Beware the Fine (Thumb) Print: Insurance Coverage for the Storm of Class Actions Under the Illinois Biometric Information Privacy Act and Similar Biometric Privacy Statutes

by Reed Smith
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Reed Smith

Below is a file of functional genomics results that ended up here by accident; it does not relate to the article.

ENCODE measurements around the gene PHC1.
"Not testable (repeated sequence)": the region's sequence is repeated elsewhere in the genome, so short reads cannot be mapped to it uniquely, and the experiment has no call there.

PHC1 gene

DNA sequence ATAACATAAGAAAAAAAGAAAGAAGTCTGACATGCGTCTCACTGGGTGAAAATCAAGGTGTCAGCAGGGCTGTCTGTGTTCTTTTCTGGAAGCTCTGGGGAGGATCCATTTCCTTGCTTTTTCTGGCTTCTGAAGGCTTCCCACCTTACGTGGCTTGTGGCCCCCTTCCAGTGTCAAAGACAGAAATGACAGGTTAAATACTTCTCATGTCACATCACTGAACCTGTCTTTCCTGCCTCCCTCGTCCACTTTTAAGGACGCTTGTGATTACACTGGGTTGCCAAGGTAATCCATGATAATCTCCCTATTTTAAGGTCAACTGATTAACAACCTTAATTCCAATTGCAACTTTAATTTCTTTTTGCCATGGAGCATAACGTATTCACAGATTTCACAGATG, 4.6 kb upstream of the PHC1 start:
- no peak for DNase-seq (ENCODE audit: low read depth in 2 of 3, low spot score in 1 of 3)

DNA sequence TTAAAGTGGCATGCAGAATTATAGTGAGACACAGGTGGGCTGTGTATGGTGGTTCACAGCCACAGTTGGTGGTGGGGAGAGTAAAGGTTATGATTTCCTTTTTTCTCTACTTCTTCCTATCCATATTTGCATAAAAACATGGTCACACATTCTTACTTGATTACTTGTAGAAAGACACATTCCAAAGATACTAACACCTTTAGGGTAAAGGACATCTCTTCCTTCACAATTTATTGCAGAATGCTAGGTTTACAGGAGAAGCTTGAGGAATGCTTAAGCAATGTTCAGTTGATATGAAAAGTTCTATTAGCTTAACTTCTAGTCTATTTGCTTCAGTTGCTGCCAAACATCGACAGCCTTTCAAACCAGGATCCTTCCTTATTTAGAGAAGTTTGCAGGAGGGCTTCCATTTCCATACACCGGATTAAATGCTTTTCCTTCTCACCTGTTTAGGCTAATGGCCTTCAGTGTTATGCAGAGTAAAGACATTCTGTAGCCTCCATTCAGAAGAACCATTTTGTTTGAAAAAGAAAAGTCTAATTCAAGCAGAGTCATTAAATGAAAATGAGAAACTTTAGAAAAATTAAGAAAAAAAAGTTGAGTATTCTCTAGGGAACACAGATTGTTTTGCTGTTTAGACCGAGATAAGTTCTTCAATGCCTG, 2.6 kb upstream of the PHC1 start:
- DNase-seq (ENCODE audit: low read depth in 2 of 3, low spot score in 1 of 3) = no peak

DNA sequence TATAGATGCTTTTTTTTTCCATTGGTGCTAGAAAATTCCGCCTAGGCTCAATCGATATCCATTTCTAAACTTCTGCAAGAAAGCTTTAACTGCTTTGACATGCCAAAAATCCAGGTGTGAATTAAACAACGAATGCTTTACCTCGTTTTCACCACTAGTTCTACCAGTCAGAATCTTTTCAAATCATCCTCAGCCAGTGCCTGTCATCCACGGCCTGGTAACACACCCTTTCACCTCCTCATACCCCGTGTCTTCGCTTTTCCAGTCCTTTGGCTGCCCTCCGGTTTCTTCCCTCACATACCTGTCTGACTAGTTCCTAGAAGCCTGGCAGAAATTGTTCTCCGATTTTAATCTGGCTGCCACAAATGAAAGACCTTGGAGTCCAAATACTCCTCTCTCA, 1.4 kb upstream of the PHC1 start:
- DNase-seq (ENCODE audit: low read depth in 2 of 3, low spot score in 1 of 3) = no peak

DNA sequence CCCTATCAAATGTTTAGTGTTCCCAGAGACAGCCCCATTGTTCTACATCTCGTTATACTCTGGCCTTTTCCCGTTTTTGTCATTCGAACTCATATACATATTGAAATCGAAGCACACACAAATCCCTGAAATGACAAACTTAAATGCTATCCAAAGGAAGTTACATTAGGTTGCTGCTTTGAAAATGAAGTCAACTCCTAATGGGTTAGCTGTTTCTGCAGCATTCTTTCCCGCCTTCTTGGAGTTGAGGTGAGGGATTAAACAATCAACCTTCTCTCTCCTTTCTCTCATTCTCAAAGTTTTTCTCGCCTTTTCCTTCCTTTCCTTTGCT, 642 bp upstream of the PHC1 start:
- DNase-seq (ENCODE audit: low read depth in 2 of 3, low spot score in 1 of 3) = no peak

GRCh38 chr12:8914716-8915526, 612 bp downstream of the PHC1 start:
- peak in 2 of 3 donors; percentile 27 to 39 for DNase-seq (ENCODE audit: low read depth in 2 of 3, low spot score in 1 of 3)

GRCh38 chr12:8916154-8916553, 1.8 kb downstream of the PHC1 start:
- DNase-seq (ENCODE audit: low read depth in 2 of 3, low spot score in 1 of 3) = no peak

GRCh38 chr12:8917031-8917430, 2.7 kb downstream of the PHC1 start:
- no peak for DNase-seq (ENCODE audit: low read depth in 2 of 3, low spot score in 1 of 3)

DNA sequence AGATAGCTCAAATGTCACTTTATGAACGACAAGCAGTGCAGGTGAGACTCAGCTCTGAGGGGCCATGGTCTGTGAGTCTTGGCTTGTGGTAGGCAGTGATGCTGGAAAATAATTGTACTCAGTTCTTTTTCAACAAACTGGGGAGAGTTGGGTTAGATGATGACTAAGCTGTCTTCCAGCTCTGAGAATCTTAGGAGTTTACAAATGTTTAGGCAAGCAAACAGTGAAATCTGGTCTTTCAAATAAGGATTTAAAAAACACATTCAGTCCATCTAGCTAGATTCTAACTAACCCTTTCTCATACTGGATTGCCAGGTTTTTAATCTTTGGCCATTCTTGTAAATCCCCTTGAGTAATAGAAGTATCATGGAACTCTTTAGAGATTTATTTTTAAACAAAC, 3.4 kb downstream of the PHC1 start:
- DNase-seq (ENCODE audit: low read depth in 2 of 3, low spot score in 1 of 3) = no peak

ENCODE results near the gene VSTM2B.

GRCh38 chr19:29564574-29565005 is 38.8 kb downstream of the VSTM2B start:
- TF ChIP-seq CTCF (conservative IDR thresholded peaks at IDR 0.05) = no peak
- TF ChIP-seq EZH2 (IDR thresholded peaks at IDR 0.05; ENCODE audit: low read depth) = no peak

Since July 2017, national, regional and local businesses operating in Illinois have been hit with a virtual storm of class actions under the Illinois Biometrics Privacy Act (“BIPA”). BIPA regulates how businesses may record and store biometric data from customers or employees, and these actions create the potential for significant losses, including the costs of defending class action litigation and potential awards of statutory damages. Defending, settling and paying judgments in claims under BIPA may be covered in whole or part under cyberliability, media liability, and/or employment practices liability insurance. Businesses operating in Illinois and states with similar laws (such as Texas and Washington) should carefully review their liability insurance programs to determine whether they may respond to a claim under BIPA or a similar statute, and should provide prompt notice of claim in the event of a suit.